Health Evolution | June 2, 2021
The most difficult aspect of startup life? Founding a company, serving as CEO, or managing both simultaneously. But the work can also be extremely rewarding — so we asked members of the Health Evolution Innovation Lab what makes them proud to be innovators.
For this group, the pride comes from developing and leveraging technology to make an impact on human lives, assembling world-class teams and, in at least one case, proving an idea that once seemed crazy could actually work.
Tagnos founder Neeraj Bhavani, for instance, lists “being able to solve significant problems inside health care with viable product,” as an accomplishment that makes him proud. “And working with corporate partners to invest in our company at an early stage. The alignment with channel partners has been a bright spot and I’m proud of that.”
Stephanie Tilenius, founder and CEO of Vida Health, adds that serving individuals is among the most rewarding parts of her career.
“I’m most proud of building products and services that help people live better lives,” Tilenius said. “That really keeps me going when times are tough.”
Servant leadership was a common theme among the innovator CEOs we interviewed — and that of course includes, but is not limited to, their own workforce.
“I serve three masters. I serve our clients, I serve our shareholders and I serve our employees. All three of those have to get a good deal from working at whatever organization it is I’m leading and I just take a lot of satisfaction when serving all three well,” said Peter Everett, CEO, NextHealth Technologies. “Another highlight is just helping a company find its voice and then get everyone aligned around it.”
Aligning its team positioned Beacon Healthcare Systems to win major clients in Puerto Rico, Highmark Health, Independence Blue Cross and a national account that CEO Ken Stockman said enabled him to do much more as CEO, notably bringing in a wider range of senior executives.
“They are so talented, so experienced and so credible. That they were willing to sign up for this journey to help me build the company, that is something I am proud of and super humbled by,” Stockman added. Stockman also credited the account management team for achieving a 98 percent customer renewal rate in 2020. “Anytime, as CEO, you look at your team and they can renew basically 100 percent of clients, you know you are doing something right.”
Lark Health CEO Julia Hu also highlighted the team for developing an artificial intelligence platform that delivers comparable outcomes as nurses and health coaches at a lower cost.
“I am most proud of their belief and fortitude in a pretty crazy idea eight years ago that was: If we worked hard enough, we could one day build AI-enabled coaching to extend and add to the army of current nurses and coaches such that millions of people could access the level of personalized care that I had while navigating my own chronic condition,” Hu added. “The team was so patient and dedicated as we spent nearly six years in R&D and training the AI on more than one million members — because we were so stubborn and crazy.”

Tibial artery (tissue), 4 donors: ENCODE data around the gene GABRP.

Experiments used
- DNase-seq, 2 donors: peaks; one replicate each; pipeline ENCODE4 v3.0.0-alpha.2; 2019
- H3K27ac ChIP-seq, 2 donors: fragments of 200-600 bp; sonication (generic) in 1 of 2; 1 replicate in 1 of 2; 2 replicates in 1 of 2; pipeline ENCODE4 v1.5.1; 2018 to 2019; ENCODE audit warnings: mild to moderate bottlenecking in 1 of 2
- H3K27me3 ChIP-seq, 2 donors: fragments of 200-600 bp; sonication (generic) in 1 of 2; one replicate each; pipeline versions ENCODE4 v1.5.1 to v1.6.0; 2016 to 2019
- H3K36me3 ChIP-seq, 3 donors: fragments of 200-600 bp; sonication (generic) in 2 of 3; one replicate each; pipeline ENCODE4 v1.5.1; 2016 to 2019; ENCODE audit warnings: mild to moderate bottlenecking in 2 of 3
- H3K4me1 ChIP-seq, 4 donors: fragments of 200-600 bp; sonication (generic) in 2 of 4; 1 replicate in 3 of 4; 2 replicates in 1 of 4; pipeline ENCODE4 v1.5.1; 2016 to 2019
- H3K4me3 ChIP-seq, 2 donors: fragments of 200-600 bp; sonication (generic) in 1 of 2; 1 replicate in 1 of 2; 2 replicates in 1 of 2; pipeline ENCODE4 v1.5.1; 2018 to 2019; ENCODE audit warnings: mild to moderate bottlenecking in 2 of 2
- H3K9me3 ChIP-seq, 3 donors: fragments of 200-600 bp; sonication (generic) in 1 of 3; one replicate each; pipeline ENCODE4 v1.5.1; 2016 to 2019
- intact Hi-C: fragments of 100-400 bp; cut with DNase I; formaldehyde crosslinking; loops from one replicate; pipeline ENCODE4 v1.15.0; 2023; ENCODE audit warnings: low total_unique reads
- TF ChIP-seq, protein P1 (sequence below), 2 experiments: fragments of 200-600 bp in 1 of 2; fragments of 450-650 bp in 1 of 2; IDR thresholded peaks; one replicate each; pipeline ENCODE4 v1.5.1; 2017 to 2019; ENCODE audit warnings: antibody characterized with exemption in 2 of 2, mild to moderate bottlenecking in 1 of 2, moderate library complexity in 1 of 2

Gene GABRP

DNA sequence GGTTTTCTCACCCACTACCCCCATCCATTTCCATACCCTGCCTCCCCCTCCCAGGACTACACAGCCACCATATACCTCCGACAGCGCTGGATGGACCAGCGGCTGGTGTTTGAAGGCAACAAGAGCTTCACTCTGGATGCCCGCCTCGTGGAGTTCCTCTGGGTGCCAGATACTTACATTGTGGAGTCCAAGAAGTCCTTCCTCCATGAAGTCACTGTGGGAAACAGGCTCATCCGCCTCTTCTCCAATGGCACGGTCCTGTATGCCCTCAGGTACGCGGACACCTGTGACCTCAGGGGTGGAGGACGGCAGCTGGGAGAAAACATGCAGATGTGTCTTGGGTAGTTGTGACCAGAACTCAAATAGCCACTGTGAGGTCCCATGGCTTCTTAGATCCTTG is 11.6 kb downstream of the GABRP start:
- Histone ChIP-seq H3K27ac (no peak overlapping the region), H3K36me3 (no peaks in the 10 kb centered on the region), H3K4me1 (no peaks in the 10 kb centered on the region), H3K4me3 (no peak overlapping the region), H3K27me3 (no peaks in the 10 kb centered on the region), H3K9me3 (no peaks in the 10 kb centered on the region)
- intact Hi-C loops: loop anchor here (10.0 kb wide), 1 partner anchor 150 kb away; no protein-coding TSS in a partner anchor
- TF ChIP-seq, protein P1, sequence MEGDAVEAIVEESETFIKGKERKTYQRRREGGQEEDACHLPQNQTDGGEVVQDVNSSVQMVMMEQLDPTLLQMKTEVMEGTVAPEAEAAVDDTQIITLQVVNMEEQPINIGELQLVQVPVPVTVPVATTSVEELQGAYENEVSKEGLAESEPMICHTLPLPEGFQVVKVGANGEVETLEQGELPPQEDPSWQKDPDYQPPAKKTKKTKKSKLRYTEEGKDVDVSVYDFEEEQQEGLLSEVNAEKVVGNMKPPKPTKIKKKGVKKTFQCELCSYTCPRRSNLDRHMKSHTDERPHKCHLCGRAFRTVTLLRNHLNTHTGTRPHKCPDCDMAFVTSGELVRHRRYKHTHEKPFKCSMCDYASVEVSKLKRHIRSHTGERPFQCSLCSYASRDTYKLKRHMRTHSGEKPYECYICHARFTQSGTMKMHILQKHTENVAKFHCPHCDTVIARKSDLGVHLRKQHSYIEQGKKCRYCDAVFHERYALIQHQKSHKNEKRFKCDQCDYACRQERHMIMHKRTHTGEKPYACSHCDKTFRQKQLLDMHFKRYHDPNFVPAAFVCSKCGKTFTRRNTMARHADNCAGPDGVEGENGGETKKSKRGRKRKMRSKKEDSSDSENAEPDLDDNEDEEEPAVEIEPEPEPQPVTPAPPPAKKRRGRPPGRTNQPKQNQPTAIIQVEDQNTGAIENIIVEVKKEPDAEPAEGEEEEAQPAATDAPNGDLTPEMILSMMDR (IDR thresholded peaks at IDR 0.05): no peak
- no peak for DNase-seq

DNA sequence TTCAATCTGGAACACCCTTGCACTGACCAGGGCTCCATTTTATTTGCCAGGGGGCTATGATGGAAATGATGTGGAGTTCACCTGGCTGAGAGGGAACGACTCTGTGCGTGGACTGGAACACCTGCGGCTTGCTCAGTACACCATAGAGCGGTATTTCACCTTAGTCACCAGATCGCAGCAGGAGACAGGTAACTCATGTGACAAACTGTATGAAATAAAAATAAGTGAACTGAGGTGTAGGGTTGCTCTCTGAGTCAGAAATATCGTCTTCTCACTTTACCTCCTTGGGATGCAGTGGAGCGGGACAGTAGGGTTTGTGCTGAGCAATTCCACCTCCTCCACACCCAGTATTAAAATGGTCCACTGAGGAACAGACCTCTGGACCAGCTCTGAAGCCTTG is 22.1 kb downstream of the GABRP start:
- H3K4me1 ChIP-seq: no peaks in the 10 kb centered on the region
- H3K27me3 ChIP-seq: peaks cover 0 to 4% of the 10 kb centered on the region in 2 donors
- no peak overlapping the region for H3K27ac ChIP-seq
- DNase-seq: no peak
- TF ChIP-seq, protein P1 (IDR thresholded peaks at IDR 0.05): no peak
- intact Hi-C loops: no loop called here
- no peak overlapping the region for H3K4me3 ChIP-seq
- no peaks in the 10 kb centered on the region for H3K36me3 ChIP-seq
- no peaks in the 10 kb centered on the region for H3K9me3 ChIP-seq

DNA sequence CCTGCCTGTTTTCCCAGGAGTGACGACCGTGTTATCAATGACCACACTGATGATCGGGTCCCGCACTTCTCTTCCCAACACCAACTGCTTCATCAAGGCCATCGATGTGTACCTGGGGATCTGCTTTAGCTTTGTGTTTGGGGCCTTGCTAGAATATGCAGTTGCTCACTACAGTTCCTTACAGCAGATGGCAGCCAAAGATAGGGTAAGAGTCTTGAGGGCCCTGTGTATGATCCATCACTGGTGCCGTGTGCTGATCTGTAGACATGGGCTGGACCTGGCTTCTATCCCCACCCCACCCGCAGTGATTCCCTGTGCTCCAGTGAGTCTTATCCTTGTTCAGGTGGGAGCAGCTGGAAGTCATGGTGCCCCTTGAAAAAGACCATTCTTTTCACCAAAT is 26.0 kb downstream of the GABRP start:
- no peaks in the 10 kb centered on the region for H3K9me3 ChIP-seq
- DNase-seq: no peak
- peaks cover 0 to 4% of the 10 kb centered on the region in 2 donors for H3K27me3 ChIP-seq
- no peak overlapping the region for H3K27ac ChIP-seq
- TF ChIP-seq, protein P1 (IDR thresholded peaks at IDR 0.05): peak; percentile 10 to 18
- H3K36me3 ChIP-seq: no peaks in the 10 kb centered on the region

Building a “world-class” team to effectively apply machine learning to health care is a point of pride for Zeeshan Syed as well. The Health at Scale Founder and CEO said the team has deep expertise in machine learning, software engineering, medicine and health care.
“I am very pleased with the fact that we have taken a discipline and been able to demonstrate use cases that are very forward looking, such as how health care should be delivered with precision and focus on outcomes. I think it is a big win for us to re-imagine health care as something that is truly smart, integrated and outcomes-based,” Syed said. “I feel very proud of the fact that we have been able to move machine learning toward deployments where we are now being used by populations in production settings. And we are able to deliver real impact to drive real results.”
For Apervita CEO Kevin Hutchinson, pride comes from assembling great teams and then developing people to reach their full potential. Hutchinson stays in touch with people on all the teams he has worked with, dating back to his IBM days when he first got out of school.
“A point of pride is that many past team members are senior leaders in other companies,” Hutchinson said. “We were all in health care when digital health was not cool, everyone was saying ‘we’re not going to use EHRs, we use faxes to share patient data’ and ‘why write a prescription in a computer when paper is faster?’ It’s been great to see those people evolve and make a real impact in improving health care.”
Homepage photo by Shridhar Gupta via Unsplash.